The Emerald Isle is home to beautiful landscapes, famous authors and poets (such as William Butler Yeats, Beckett, and James Joyce, to name a few) — and of course, Guinness and Irish whiskey.
Here are the top 100 most popular Irish baby names for boys — buachaillí — featuring the names parents living in Ireland named their newborns in 2017. You can sort them alphabetically or by length, search the set, and view up to 100 names at a time. (Bonus: Find out more about the history of Irish names below the list.)
The Ancient Irish, like the Greeks and Hebrews, were called by only one name — such as Aonghus, Diarmaid or Domhnall. However, for the sake of distinction, a name derived from some personal peculiarity — or a patronymic formed by prefixing “Mac” to the genitive case of the father’s name, or “O” to that of the grandfather — was sometimes added.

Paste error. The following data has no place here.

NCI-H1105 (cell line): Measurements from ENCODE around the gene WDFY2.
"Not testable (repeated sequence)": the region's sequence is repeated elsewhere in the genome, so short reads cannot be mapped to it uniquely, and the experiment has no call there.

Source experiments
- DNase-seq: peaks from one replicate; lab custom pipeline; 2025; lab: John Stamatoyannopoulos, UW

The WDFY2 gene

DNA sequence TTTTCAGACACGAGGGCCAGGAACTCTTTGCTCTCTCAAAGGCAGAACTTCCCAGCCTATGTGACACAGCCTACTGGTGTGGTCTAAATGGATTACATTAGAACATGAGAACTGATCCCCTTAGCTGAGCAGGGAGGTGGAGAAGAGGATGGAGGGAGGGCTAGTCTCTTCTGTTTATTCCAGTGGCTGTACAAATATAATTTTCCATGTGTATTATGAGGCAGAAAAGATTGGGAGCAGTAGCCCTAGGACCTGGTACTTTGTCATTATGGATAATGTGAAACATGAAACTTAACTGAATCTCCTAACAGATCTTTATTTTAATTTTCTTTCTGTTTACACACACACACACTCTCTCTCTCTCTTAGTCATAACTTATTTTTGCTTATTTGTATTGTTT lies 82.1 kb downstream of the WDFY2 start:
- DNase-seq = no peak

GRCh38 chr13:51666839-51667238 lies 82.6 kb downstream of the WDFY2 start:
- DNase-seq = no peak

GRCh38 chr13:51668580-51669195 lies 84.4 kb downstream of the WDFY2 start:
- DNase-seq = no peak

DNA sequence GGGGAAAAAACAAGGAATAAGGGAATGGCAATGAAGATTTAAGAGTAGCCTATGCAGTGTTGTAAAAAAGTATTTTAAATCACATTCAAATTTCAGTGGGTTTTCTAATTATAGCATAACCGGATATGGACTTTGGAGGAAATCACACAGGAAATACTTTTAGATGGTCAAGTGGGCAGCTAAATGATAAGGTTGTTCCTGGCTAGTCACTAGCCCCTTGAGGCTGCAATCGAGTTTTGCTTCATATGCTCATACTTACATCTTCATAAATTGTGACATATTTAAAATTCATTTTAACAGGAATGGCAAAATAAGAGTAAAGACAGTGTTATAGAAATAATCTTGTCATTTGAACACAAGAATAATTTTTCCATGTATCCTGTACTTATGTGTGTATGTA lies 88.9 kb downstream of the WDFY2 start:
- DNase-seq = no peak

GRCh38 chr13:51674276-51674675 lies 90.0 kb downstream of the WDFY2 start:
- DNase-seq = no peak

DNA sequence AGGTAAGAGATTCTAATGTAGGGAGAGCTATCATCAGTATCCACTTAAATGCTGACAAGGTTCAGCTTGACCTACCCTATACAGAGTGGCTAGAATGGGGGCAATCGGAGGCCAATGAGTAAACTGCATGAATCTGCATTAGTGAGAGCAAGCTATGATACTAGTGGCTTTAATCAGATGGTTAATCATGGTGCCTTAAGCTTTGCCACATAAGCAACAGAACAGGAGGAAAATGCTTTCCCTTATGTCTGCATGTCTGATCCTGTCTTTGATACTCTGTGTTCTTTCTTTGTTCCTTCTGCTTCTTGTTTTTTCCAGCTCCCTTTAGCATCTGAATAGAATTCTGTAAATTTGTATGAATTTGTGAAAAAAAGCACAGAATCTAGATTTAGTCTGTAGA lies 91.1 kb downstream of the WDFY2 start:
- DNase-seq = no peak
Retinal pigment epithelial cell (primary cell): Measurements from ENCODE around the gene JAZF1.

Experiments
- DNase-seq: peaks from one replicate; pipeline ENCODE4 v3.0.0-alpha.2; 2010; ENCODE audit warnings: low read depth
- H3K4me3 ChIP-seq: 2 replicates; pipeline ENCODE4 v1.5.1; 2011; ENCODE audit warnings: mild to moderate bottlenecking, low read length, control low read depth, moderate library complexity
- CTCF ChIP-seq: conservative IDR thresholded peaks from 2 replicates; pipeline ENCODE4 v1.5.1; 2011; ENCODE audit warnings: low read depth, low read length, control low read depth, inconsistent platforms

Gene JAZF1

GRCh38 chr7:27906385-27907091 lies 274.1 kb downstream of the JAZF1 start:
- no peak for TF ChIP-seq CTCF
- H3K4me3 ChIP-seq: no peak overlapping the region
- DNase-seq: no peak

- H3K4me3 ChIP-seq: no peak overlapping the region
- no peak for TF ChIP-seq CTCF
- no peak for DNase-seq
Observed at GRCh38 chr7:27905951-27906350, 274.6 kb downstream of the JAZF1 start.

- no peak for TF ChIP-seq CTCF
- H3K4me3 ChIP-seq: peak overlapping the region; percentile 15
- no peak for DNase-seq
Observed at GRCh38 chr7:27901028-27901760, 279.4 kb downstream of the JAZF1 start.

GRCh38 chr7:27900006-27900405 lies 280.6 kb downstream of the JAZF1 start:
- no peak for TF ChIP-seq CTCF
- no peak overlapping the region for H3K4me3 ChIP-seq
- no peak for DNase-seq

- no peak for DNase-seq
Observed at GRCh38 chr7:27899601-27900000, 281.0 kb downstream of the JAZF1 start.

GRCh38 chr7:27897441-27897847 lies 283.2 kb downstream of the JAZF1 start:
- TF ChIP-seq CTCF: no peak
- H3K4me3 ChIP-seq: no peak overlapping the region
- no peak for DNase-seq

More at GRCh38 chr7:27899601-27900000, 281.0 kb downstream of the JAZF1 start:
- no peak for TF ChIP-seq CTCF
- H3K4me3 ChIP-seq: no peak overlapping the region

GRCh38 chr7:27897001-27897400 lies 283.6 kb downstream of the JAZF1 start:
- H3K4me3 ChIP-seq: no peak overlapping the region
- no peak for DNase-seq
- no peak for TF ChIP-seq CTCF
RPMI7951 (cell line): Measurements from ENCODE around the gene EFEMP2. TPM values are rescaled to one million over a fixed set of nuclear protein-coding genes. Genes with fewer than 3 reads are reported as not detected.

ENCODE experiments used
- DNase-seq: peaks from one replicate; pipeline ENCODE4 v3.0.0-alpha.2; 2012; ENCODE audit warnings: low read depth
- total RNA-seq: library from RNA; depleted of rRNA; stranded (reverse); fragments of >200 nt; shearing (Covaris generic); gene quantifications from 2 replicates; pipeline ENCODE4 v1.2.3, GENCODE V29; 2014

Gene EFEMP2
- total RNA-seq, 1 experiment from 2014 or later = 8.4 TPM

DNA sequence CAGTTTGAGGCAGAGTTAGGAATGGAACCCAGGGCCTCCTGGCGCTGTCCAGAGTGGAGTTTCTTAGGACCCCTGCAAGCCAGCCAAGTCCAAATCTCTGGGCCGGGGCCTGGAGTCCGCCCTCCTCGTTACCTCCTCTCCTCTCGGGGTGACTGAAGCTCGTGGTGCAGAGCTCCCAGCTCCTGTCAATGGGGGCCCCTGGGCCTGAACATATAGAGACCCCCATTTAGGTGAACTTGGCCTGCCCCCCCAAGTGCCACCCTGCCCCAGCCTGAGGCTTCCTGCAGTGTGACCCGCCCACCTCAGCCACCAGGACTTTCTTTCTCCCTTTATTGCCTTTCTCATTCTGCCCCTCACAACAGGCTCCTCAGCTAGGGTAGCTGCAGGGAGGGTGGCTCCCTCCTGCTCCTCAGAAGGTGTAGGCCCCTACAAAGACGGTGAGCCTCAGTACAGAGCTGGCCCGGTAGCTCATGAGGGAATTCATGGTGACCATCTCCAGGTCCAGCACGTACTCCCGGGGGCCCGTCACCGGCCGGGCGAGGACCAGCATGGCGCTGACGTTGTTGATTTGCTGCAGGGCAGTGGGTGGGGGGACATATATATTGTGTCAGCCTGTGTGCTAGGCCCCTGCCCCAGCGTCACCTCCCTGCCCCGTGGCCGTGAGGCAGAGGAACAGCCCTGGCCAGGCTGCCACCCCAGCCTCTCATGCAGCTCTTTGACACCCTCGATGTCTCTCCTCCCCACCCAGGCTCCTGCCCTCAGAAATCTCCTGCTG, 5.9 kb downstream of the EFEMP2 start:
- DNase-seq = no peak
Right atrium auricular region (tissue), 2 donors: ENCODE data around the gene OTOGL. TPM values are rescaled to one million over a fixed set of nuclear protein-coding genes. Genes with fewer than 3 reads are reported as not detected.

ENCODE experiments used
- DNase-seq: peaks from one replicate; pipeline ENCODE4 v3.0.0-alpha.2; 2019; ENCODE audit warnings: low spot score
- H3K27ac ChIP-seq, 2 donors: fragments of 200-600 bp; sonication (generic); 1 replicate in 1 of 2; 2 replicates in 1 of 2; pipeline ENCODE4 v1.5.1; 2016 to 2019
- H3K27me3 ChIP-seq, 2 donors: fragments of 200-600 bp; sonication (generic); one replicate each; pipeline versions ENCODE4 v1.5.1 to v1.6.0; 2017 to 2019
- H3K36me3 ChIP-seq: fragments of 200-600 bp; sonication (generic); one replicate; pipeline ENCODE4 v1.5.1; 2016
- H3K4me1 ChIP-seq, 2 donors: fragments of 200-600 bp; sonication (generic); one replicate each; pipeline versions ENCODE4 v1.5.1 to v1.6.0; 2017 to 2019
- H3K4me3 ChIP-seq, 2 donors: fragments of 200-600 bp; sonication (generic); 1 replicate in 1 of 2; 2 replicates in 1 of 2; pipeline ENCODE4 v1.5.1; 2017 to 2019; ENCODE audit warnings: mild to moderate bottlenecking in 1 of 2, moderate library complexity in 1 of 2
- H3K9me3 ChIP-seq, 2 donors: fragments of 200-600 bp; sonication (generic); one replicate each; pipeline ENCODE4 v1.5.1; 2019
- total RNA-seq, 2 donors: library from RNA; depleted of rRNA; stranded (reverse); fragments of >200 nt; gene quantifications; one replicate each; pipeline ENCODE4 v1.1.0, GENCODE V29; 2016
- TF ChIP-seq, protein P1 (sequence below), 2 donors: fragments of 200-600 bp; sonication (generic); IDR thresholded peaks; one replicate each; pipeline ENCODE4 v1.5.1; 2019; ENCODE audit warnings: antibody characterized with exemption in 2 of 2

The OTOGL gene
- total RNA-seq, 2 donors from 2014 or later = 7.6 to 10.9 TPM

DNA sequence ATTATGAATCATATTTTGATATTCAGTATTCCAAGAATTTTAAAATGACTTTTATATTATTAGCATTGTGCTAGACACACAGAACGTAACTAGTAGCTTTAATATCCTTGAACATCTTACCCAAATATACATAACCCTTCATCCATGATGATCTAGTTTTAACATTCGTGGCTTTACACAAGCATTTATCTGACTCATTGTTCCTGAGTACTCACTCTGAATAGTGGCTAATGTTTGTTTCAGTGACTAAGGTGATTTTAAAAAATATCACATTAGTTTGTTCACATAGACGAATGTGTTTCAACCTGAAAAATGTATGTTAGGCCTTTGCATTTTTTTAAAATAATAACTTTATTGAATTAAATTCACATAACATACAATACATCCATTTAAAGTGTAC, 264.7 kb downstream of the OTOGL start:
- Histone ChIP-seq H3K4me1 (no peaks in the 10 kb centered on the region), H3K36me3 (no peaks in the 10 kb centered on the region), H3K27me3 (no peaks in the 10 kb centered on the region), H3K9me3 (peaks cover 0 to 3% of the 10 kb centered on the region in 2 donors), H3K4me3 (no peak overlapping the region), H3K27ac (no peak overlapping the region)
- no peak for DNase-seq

Last names, in the modern sense, were unknown in Ireland before the tenth century. This usage necessitated a large number of names, and led to the formation of a very varied and interesting Gaelic personal nomenclature.
Some of these names, no doubt, lived only for a short time and have long since entirely disappeared; but we have names, like Art, Aodh (which would be the modern-day Aidan), Cian (Sean), Comhghan (Cowan), Diarmaid (Dermot), Domhnall (Donald), Eoghan (Ewan/Owen), etc. which have been in uninterrupted use from the earliest period of which we have any record down to the present day. Many others, though long obsolete as first names, are still preserved in our surnames.
Name source: Central Statistics Office, Ireland (2017); Some text was adapted from “Irish names and surnames” by Patrick Woulfe (1922)